Hammond, Ind., Teachers and District Agree to Unprecedented 12-Year Pact
By Ann Bradley
The Hammond, Ind., teachers' union and the city school district have agreed to an unprecedented 12-year "living contract" that is expected to give educators there more flexibility in responding to schools' needs.
The new contract, which runs through December 2001, is the first of its kind in the nation, according to the American Federation of Teachers.
The long-term agreement represents an attempt by the union and the district to break free of conventional collective bargaining and form a "partnership" to encourage school improvement, said Patrick O'Rourke, president of the Hammond Teachers' Federation, an aft affiliate.
"Schools are hard to change--that's the bottom line of this," he said. "Any time we can do anything that makes them more flexible, we're better off."
The contract calls for the administration and the union to establish an "educational-restructuring committee" that will consider ways to reorganize the school system, which already has a reputation as a pioneer in school-based management.
The pact allows either the union or the district to seek changes in the agreement at any time, but specifies that 60 days' notice must be given.
Both sides would negotiate any new provisions and submit the resulting agreement to the union for ratification.
"We're not locked into any restrictive work rule beyond 60 days," Mr. O'Rourke explained. "If the union and administration see a better way to do something, this gives us the authority, through collective bargaining, to do it."
Negotiations on teachers' salaries will be reopened each year, however. This year, Hammond teachers will receive 3 percent increases.
Hammond, a district with 900 teachers and 14,000 students, is located in an industrial area severely affected by the decline of the steel industry. It was one of the first districts in the nation to explore site-based management through union contracts that allowed individual schools to deviate from the master contract.
The new contract is expected to bring a sense of stability to the district, which has run budget deficits since 1987. Last December, the district was unable to meet its payroll, and school employees were forced to borrow from their credit union until the district could borrow more money in January.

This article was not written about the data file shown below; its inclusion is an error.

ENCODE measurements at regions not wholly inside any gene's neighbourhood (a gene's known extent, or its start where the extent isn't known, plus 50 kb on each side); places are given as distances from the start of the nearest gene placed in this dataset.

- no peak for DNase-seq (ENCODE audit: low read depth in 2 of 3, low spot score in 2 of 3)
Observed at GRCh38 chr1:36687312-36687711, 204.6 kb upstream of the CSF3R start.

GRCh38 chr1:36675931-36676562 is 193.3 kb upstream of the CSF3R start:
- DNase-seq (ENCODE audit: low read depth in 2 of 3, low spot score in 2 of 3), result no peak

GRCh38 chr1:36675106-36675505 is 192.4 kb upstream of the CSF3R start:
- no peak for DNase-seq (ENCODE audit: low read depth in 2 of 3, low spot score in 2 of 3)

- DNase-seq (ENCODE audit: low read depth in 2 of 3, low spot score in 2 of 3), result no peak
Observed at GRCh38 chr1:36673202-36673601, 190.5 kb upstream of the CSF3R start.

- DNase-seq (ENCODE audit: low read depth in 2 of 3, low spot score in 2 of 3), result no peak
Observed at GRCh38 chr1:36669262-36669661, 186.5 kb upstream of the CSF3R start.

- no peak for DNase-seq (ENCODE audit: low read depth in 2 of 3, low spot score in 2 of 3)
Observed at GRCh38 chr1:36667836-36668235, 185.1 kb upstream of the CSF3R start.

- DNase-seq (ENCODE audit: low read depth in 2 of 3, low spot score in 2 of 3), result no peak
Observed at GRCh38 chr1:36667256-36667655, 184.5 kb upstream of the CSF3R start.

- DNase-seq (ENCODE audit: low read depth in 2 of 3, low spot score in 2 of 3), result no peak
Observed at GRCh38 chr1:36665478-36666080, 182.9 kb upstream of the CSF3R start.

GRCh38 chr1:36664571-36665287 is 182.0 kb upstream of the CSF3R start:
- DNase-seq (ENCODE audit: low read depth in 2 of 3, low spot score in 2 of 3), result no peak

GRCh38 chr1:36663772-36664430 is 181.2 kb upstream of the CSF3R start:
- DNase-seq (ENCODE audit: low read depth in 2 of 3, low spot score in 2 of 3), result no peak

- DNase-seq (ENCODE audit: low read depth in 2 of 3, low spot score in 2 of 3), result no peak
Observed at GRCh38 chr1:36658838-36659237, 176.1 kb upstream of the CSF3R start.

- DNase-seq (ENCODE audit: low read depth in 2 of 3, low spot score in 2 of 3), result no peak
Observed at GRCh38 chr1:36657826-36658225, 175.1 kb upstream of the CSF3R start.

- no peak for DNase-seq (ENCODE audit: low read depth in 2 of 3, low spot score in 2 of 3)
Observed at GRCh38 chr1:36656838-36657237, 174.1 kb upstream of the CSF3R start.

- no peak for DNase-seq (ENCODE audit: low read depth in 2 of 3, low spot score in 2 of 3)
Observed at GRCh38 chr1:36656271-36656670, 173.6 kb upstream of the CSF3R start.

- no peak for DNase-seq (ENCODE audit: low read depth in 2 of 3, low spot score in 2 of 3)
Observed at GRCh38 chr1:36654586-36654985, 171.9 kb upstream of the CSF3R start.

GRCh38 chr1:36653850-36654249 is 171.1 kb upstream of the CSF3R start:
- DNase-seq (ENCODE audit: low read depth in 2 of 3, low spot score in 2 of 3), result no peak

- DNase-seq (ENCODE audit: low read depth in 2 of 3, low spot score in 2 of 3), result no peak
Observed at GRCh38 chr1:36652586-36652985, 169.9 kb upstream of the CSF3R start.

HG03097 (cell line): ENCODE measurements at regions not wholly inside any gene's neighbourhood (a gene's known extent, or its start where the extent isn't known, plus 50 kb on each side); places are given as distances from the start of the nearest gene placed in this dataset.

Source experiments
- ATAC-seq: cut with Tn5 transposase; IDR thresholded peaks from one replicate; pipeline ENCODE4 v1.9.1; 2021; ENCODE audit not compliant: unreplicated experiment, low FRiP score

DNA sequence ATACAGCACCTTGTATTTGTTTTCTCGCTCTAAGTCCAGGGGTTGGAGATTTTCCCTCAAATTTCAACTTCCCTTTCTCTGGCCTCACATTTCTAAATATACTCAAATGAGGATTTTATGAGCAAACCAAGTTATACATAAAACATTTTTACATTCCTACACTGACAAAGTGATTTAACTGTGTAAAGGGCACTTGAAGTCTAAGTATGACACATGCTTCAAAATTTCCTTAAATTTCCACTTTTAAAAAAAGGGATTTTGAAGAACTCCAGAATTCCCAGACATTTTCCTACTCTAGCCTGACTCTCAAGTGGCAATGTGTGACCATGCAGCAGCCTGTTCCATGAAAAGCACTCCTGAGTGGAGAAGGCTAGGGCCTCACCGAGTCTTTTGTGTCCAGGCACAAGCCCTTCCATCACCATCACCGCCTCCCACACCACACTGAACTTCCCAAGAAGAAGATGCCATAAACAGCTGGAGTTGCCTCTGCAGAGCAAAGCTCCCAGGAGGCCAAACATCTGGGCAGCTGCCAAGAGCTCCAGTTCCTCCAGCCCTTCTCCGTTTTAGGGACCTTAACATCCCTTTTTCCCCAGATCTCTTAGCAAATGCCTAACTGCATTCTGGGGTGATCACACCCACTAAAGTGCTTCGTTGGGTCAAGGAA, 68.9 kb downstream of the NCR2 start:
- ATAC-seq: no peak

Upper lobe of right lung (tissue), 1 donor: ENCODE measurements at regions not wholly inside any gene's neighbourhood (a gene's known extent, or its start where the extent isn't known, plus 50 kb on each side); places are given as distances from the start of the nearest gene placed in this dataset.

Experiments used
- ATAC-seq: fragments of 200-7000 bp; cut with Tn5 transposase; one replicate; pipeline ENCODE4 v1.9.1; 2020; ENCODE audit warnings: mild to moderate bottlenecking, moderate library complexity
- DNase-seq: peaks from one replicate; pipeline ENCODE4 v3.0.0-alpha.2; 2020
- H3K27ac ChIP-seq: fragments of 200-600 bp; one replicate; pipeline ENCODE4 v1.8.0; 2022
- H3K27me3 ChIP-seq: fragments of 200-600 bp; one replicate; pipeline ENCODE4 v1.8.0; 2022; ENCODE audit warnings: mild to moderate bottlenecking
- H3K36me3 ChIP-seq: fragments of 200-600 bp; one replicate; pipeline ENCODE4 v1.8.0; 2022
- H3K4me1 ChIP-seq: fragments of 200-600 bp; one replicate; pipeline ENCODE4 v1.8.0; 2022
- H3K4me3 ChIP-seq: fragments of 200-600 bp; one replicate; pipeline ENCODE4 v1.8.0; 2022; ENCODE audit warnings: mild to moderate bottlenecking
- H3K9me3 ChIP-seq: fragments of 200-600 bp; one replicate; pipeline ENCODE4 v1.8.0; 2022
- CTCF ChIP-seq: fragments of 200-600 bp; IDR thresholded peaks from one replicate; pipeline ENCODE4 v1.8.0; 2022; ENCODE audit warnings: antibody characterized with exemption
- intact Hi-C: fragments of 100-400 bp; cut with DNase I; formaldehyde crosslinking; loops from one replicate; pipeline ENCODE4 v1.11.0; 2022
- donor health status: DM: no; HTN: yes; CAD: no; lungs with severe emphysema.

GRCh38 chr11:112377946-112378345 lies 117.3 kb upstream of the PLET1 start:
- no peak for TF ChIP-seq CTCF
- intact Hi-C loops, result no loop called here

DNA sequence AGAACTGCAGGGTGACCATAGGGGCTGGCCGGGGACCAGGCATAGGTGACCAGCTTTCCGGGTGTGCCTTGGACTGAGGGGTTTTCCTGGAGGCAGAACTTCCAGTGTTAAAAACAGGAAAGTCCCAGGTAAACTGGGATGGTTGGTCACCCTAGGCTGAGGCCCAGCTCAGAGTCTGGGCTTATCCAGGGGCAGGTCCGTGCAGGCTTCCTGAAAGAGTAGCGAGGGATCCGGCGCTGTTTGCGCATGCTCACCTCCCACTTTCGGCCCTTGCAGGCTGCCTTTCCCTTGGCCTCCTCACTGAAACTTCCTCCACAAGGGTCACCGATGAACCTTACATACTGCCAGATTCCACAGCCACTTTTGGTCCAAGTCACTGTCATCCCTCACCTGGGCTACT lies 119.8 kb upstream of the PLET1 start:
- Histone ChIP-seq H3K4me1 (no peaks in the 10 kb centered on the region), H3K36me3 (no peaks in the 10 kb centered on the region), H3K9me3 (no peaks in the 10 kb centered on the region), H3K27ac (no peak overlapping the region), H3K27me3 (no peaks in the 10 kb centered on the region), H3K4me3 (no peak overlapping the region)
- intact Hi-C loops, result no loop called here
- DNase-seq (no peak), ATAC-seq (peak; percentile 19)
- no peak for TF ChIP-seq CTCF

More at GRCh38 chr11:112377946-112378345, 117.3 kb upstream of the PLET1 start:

Many members of the teachers' union, which ratified the contract Jan. 29 by a vote of 61 percent to 39 percent, were skeptical of the new arrangement, Mr. O'Rourke said. The district did not have the advantage of offering teachers substantially higher salaries to offset their concerns, as other districts that have adopted new reform-oriented teacher contracts have done.
The contract does, however, preserve an earlier agreement whereby the district covers all but $1 of each teacher's annual health-insurance premium.
It also calls for the formation of a joint district-union committee on short-term cost containment to review the district's current programs and identify areas to cut.
No More 'Posturing'?
The "living contract" approach offers a way out of the common scenario in which both sides "posture" during contract negotiations, according to John Stevens, president of the a.f.t.'s Union Leadership Institute.
Instead of haggling over a laundry list of items, the union and the district will negotiate as needed over issues considered to be truly important, he said.
Such an arrangement, he suggested, will enable educators to respond more quickly to issues that demand attention.
But he added that the Hammond approach should not be seen as eliminating the need for collective bargaining.
"This doesn't mean the union's concerns about salary, benefits, working conditions, and job security are going to go away," he said. "They're still there. This means greater involvement of union members in making the institution in which they work successful."
Susan Moore Johnson, an associate professor of administration, planning, and social policy at Harvard University's graduate school of education, said the Hammond contract is consistent with a trend toward negotiating labor-management issues in a "problem-solving," rather than adversarial, manner.
The success of the arrangement, she said, will depend on how often the contract is reopened. "Potentially, there is the opportunity for a lot of uncertainty if one side or the other chooses to reopen frequently," she said. "My assumption is that they assume that would be rare."
The district has several panels that are examining working conditions and school organization, and these might make recommendations on contract changes, Mr. O'Rourke, the union president, noted.
Robert G. Gluth, president of the school board, maintained that the contract "is not all that revolutionary."
"Normally, we'd have one- or two-year contracts, and mostly the only thing that would be renegotiated is wages," Mr. Gluth said. "But now if something comes up that is for the benefit of the students, we won't have to wait until the end of the contract" to act on it.